When was the last time you had taken advice from someone?
I know I don’t take advice too well 😅 There is apparently psychology behind it, known as reactance theory – whenever a person tells us what to do and how to do it, we respond with defensive defiance because we want to maximize our personal freedom and decision-making1.
Therefore, it was heartening to see that Moses took the advice of his father-in-law, Jethro, so well. This happened after the Israelites’ first battle (Exodus 17) and Jethro who had heard all that God had done for the Israelites, decided to pay a visit to Moses. Moses gave Jethro an honest account of their journey and Jethro rejoiced for all the goodness that God did for the Israelites (Exodus 18:9).
The next day, Jethro saw that Moses was a one-man show, doing all the work. People had to queue from morning to evening to ask Moses for his advice, and wait for him to judge how things should be done according to God’s laws. Jethro was forthright in his advice:
17Moses’ father-in-law replied, “What you are doing is not good. 18 You and these people who come to you will only wear yourselves out. The work is too heavy for you; you cannot handle it alone.Exodus 18:17-18 (NIV)
Jethro advised Moses to delegate the simpler cases to judge to capable men, while Moses to focus on being their representative before God, to teach and to model how the people were to live. Moses accepted the advice readily and Exodus 18 ended with him sending off Jethro after the visit.
The ‘Who’ before ‘What’
- Relationship first
No matter how good the advice, it is of no use if it falls on deaf ears. Moses’ father-in-law, Jethro, modeled for us that relationship counts, before dishing out advice. Here’s what Jethro did:
- He welcomed Moses (a stranger then) into his home when Moses ran away from Egypt (Exodus 2)
- He respected Moses – he informed Moses of his visit (Exodus 18:7)
- He asked how Moses had been since leaving home and listened (Exodus 18:7-8)
- He rejoiced when he heard of God’s goodness in Moses’ journey (Exodus 18:9)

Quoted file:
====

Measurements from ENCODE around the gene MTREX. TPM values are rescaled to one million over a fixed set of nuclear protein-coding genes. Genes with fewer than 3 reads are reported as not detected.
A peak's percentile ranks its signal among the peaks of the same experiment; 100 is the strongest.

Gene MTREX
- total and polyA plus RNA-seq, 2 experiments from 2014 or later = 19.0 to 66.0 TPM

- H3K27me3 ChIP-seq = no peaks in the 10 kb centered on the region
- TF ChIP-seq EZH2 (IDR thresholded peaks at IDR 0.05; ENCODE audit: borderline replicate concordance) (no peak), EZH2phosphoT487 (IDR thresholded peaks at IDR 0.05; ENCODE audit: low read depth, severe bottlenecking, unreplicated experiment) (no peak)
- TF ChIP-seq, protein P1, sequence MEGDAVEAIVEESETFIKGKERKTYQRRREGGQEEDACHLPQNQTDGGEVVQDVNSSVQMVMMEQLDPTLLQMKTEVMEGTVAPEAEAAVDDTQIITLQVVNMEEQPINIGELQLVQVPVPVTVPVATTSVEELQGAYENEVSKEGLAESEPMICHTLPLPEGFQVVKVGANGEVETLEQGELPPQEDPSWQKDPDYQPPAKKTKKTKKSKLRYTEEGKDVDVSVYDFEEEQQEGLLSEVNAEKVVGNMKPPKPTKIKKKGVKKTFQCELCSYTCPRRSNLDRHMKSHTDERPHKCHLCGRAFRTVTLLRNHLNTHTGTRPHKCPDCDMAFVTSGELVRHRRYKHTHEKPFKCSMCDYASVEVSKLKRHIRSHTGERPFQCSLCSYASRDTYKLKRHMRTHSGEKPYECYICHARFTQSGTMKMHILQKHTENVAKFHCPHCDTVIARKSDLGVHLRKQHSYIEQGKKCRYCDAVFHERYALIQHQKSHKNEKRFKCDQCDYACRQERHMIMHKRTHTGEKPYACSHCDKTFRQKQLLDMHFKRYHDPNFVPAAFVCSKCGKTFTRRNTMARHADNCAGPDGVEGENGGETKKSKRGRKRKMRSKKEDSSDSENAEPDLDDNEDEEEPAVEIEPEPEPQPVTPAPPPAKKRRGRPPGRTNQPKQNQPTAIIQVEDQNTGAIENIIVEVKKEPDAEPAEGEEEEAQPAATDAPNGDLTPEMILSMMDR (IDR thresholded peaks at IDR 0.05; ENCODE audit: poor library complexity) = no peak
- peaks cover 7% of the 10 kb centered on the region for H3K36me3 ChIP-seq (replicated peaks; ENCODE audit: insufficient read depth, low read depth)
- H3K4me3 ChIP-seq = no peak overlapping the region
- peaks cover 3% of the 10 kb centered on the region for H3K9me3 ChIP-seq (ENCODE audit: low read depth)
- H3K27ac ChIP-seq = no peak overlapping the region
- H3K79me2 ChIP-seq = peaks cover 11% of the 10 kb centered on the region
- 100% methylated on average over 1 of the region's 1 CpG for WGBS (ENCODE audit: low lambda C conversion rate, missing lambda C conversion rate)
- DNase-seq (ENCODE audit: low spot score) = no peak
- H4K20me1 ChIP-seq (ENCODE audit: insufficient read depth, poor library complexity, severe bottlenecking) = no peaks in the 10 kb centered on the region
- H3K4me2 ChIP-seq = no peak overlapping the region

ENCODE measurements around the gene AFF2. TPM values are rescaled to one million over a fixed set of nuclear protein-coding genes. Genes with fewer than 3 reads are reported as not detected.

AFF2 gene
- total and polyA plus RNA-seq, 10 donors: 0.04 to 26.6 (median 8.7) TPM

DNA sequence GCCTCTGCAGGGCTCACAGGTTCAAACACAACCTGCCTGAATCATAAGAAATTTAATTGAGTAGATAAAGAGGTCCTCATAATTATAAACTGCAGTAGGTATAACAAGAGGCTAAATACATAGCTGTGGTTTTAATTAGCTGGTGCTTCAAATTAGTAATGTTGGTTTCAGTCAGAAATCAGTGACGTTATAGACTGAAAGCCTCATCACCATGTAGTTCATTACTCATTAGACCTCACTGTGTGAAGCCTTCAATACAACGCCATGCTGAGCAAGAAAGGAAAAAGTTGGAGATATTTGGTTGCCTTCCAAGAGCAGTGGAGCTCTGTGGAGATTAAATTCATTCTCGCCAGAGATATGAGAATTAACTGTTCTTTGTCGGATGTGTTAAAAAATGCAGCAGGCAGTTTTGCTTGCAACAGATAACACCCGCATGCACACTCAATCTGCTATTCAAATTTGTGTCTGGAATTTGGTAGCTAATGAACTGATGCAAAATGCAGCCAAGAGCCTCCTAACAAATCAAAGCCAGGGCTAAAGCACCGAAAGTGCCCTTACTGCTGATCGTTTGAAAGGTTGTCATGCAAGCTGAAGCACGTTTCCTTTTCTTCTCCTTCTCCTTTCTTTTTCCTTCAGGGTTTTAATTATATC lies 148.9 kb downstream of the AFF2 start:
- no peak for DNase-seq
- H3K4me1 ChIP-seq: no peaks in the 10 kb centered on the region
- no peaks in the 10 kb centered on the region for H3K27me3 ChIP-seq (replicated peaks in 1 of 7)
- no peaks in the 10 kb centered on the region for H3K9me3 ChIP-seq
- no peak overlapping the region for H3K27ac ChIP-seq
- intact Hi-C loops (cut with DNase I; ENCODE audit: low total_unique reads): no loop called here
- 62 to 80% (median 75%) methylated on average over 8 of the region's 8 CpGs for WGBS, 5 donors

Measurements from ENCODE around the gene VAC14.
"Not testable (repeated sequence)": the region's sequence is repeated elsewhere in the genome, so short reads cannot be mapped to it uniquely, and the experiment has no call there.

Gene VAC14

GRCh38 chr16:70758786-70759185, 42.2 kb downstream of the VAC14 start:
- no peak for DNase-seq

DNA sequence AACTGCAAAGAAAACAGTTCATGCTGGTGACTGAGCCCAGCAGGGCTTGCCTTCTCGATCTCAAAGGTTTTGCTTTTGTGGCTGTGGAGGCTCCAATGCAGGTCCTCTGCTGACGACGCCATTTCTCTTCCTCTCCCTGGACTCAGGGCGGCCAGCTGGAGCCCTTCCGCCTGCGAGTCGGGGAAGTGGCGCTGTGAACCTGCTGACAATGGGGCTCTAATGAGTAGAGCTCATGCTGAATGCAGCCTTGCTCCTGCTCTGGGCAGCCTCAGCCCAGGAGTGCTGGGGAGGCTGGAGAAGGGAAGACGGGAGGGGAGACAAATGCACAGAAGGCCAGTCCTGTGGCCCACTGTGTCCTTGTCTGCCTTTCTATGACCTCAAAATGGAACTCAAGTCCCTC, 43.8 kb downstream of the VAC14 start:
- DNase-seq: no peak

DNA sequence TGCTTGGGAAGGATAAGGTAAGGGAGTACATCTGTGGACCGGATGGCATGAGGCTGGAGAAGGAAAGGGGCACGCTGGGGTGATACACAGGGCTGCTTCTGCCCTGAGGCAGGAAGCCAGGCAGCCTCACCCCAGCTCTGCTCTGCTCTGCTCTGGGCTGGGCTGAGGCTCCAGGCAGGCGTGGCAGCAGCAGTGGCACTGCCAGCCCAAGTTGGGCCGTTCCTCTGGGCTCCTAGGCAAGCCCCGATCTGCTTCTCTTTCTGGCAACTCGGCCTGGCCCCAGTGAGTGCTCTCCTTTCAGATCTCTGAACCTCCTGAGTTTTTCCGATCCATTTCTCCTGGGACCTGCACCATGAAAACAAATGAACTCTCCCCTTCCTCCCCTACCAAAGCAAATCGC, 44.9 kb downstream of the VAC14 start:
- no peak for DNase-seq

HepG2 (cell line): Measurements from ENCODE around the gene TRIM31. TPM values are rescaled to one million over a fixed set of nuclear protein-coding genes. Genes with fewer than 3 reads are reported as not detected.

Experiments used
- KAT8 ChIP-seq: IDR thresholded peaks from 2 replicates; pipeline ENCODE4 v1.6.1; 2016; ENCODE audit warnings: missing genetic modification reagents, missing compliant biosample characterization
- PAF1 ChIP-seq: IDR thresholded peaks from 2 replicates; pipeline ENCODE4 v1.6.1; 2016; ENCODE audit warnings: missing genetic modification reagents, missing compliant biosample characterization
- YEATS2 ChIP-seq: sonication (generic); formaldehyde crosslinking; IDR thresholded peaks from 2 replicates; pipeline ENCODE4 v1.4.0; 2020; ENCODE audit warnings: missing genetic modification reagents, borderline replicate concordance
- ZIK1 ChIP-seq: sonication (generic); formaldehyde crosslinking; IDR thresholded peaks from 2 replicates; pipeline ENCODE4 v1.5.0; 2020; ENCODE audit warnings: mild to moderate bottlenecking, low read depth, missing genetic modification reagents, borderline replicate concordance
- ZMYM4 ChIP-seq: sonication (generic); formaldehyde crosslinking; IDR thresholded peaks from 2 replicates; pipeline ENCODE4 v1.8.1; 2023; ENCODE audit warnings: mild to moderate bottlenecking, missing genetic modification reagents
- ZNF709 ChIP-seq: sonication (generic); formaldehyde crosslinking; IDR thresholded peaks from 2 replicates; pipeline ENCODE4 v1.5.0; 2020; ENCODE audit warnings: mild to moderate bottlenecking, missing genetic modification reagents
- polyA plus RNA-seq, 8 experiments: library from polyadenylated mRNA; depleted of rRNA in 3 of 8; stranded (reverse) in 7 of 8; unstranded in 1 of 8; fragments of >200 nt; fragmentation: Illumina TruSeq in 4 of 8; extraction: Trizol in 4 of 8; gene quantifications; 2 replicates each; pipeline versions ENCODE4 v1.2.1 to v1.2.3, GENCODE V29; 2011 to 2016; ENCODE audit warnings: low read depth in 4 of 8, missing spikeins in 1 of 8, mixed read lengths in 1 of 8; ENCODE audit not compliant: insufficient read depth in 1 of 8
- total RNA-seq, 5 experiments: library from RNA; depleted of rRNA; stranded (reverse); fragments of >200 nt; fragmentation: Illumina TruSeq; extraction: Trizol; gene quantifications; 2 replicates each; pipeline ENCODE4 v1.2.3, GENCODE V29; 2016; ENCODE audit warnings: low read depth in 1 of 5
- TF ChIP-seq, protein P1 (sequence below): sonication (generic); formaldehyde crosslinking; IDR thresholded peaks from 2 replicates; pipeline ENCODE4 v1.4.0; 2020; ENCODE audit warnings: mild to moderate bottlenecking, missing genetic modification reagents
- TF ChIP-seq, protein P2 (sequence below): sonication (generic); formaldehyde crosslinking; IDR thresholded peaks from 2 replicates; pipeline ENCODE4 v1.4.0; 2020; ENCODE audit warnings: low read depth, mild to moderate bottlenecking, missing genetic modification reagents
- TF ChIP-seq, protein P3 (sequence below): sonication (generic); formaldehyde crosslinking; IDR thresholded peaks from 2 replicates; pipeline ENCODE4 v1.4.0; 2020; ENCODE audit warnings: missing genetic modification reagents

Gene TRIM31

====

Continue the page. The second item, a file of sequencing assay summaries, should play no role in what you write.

- When he saw the long queue the next morning, he sought to first understand from Moses before giving his advice
Understanding the challenge is important; an interview with Michael Bungay Stanier, author of The Advice Trap on Fast Company suggested to start a new default habit of asking a question and staying curious for 60 seconds, before giving advice2.
It is also clear that the relationship between Moses and his father-in-law was on solid ground, one of respect and amicability.
Listen and discern
Jethro asked Moses to listen to his counsel (Exodus 18:19) and to discern if it was in line with God’s command. This is a demonstration of how not to force advice down someone’s throat!
If you do this and God so commands, you will be able to stand the strain, and all these people will go home satisfied.”Exodus 18:23 (NIV)
When I read Exodus 18, I worry if I am giving unwarranted advice from writing devotionals, especially as I am looking to the bible for how to live a better life. Do share with me how I can improve in the comments, advice much appreciated! ❤
Giving & Receiving Advice
Exodus 18 Journaling Prompt
Do you have a habit of giving advice whenever your friend shares a problem?
Are you resisting advice before thinking through if it has merits?
God, you know I have been giving advice and help me to zip my mouth. Help me to first listen and truly care before giving advice. If there is advice from someone, or from the bible that I have been resisting because of pride, help me to listen.
Books on Advice
There aren’t so many books on how to give advice, so I’ve included some coaching books.
I get commissions for purchases made through links in this post.
1 Thomas G. Plante Ph.D., ABPP. “Giving People Advice Rarely Works, This Does” Psychology Today, https://www.psychologytoday.com/sg/blog/do-the-right-thing/201407/giving-people-advice-rarely-works-does. Accessed 25 Jan 2021.
2 Vozza, Stephanies. “3 reasons why people don’t take your advice” Fast Company, https://www.fastcompany.com/90451784/3-reasons-why-people-dont-take-your-advice. Accessed 25 Jan 2021